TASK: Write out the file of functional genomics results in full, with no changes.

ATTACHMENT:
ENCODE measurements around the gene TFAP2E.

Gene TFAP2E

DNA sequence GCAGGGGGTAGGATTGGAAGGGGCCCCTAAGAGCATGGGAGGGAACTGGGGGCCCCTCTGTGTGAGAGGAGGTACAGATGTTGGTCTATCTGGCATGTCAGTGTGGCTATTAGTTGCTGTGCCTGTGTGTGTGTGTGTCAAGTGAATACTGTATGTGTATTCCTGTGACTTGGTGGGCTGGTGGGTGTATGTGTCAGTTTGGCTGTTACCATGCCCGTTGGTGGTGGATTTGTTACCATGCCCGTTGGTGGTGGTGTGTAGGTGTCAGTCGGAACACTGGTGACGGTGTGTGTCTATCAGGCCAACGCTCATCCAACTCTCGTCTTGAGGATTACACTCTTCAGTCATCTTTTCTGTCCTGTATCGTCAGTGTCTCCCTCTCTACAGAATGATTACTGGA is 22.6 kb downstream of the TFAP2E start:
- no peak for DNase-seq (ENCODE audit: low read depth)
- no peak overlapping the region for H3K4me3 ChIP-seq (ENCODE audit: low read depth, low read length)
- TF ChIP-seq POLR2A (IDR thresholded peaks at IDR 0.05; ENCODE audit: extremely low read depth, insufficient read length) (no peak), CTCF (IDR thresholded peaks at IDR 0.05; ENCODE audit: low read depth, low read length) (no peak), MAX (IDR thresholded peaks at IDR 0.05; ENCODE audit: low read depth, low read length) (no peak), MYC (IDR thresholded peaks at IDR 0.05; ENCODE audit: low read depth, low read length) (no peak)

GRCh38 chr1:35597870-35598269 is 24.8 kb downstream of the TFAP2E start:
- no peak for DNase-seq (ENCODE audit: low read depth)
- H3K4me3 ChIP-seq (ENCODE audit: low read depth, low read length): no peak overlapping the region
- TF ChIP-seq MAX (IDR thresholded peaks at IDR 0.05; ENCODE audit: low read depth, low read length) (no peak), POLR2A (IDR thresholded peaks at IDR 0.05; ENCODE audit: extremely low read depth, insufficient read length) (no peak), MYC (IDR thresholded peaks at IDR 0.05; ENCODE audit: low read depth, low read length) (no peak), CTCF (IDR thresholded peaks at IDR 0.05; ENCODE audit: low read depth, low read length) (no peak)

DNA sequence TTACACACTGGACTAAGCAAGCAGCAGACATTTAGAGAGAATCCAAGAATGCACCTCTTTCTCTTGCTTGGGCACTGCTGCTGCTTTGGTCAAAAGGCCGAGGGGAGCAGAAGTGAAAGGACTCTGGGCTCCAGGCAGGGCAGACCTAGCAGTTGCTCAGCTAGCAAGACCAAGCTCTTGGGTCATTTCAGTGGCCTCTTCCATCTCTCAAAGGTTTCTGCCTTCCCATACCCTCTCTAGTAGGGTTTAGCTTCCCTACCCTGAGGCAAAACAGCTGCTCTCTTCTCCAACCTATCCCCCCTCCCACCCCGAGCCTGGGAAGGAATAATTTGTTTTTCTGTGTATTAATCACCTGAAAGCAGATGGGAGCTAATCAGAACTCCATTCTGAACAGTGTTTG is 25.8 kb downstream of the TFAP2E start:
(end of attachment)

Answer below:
ENCODE measurements around the gene TFAP2E.

Gene TFAP2E

DNA sequence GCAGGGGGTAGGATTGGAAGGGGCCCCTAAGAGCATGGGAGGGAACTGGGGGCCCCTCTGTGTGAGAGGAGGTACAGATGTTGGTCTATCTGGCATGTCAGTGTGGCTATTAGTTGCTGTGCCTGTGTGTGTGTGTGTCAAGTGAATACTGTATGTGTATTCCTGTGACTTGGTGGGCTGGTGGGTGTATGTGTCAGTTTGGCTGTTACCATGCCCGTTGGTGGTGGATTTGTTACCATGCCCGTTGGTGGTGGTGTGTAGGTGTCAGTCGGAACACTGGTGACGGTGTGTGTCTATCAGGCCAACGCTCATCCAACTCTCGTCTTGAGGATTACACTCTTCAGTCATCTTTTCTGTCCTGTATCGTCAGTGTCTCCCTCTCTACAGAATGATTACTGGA is 22.6 kb downstream of the TFAP2E start:
- no peak for DNase-seq (ENCODE audit: low read depth)
- no peak overlapping the region for H3K4me3 ChIP-seq (ENCODE audit: low read depth, low read length)
- TF ChIP-seq POLR2A (IDR thresholded peaks at IDR 0.05; ENCODE audit: extremely low read depth, insufficient read length) (no peak), CTCF (IDR thresholded peaks at IDR 0.05; ENCODE audit: low read depth, low read length) (no peak), MAX (IDR thresholded peaks at IDR 0.05; ENCODE audit: low read depth, low read length) (no peak), MYC (IDR thresholded peaks at IDR 0.05; ENCODE audit: low read depth, low read length) (no peak)

GRCh38 chr1:35597870-35598269 is 24.8 kb downstream of the TFAP2E start:
- no peak for DNase-seq (ENCODE audit: low read depth)
- H3K4me3 ChIP-seq (ENCODE audit: low read depth, low read length): no peak overlapping the region
- TF ChIP-seq MAX (IDR thresholded peaks at IDR 0.05; ENCODE audit: low read depth, low read length) (no peak), POLR2A (IDR thresholded peaks at IDR 0.05; ENCODE audit: extremely low read depth, insufficient read length) (no peak), MYC (IDR thresholded peaks at IDR 0.05; ENCODE audit: low read depth, low read length) (no peak), CTCF (IDR thresholded peaks at IDR 0.05; ENCODE audit: low read depth, low read length) (no peak)

DNA sequence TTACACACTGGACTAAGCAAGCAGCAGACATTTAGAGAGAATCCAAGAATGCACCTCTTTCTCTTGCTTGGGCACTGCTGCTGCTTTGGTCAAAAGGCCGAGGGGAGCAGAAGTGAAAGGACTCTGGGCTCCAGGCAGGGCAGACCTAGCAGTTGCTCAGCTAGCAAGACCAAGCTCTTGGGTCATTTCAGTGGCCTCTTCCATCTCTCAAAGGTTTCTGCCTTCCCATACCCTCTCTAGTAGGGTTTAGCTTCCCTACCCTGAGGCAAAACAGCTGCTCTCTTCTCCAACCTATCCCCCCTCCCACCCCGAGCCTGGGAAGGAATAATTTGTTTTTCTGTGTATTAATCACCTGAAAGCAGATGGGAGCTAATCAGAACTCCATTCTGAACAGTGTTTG is 25.8 kb downstream of the TFAP2E start: